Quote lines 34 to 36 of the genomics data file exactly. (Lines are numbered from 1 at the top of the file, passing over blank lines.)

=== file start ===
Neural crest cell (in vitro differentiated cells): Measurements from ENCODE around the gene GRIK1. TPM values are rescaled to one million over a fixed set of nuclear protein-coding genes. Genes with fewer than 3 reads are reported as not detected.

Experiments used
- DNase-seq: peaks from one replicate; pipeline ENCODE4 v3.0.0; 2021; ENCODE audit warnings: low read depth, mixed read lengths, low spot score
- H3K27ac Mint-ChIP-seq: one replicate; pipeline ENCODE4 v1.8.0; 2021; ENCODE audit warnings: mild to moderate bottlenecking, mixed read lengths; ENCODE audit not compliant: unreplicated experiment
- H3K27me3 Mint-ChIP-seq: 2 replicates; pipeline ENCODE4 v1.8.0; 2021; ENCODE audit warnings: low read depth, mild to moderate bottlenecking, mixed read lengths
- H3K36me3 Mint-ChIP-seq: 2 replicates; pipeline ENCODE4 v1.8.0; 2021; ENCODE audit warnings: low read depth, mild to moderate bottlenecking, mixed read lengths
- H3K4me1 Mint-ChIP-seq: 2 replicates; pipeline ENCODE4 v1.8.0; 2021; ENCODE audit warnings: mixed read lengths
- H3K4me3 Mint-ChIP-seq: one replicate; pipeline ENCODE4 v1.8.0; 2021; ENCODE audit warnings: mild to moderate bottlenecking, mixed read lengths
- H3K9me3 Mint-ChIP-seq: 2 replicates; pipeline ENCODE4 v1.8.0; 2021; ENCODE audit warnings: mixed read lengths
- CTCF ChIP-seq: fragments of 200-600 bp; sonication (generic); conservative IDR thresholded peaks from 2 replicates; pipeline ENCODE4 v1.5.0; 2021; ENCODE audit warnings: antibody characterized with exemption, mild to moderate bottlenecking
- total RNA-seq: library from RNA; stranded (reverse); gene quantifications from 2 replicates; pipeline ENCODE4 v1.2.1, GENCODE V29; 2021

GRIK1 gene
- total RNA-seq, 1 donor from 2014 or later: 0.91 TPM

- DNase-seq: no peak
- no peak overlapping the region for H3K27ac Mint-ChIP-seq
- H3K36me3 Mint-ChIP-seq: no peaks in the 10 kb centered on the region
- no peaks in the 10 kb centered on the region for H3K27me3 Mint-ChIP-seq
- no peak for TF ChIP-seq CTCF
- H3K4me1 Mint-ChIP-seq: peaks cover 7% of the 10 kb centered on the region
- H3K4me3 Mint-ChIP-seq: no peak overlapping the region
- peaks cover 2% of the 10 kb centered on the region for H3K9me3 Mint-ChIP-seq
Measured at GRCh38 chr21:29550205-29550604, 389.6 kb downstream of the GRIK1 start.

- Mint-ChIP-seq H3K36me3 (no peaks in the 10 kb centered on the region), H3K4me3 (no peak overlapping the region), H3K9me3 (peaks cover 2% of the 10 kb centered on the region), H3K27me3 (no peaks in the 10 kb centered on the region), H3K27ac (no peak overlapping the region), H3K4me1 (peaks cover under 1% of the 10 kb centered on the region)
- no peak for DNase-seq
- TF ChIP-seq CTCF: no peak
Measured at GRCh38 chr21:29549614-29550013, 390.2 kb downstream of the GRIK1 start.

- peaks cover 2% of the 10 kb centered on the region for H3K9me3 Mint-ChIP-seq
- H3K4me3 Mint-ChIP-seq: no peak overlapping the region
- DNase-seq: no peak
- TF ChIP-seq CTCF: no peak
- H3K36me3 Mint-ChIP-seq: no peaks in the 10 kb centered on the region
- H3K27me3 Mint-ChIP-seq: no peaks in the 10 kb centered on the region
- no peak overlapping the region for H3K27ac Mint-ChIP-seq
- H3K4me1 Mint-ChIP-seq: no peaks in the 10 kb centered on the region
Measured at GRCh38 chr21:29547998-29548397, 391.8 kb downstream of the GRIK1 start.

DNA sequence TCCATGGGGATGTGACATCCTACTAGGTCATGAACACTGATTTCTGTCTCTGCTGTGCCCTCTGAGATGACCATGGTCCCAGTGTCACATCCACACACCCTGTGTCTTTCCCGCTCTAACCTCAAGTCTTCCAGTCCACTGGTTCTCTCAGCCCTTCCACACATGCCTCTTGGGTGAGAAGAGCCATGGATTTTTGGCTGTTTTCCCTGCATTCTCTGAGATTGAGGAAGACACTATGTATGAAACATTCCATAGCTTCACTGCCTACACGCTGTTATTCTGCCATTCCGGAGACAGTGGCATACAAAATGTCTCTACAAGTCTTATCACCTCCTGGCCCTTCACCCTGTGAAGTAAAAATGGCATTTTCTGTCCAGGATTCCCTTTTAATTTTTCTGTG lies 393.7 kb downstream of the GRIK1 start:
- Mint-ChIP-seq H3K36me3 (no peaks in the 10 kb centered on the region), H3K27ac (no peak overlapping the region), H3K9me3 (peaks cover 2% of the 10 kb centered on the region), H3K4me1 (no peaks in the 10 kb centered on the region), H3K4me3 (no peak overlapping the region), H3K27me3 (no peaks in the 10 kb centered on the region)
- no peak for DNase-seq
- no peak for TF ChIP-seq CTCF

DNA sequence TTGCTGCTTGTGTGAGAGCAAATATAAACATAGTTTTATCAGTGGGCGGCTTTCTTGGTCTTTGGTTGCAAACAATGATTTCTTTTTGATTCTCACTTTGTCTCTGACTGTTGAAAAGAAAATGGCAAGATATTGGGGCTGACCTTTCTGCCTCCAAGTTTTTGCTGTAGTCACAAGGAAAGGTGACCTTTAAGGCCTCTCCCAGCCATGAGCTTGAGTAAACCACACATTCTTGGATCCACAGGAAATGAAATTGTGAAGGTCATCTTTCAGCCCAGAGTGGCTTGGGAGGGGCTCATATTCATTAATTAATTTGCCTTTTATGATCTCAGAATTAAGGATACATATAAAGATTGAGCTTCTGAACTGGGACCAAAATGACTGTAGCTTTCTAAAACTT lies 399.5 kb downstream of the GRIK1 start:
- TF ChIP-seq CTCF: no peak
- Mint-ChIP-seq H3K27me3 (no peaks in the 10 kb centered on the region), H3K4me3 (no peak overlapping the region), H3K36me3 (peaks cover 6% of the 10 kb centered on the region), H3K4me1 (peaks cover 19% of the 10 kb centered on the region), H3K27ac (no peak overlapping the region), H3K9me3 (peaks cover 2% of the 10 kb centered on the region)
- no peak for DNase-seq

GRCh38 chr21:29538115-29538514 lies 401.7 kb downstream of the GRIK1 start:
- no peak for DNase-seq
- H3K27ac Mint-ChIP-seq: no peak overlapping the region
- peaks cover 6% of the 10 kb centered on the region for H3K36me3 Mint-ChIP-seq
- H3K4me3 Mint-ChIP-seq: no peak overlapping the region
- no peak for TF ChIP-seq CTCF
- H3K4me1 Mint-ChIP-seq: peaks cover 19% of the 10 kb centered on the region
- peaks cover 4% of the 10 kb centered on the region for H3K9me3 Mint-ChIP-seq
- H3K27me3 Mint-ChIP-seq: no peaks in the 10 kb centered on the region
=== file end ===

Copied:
- H3K4me1 Mint-ChIP-seq: no peaks in the 10 kb centered on the region
Measured at GRCh38 chr21:29547998-29548397, 391.8 kb downstream of the GRIK1 start.

DNA sequence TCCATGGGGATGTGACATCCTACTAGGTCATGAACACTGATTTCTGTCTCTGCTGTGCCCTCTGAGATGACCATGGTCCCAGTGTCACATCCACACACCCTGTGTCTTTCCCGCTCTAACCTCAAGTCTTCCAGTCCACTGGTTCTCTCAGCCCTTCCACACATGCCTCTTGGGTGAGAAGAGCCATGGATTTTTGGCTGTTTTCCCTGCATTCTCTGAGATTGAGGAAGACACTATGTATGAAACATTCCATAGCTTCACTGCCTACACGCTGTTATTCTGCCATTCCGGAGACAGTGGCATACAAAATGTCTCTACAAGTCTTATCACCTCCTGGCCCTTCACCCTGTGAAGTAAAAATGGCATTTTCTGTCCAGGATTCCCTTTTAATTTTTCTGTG lies 393.7 kb downstream of the GRIK1 start: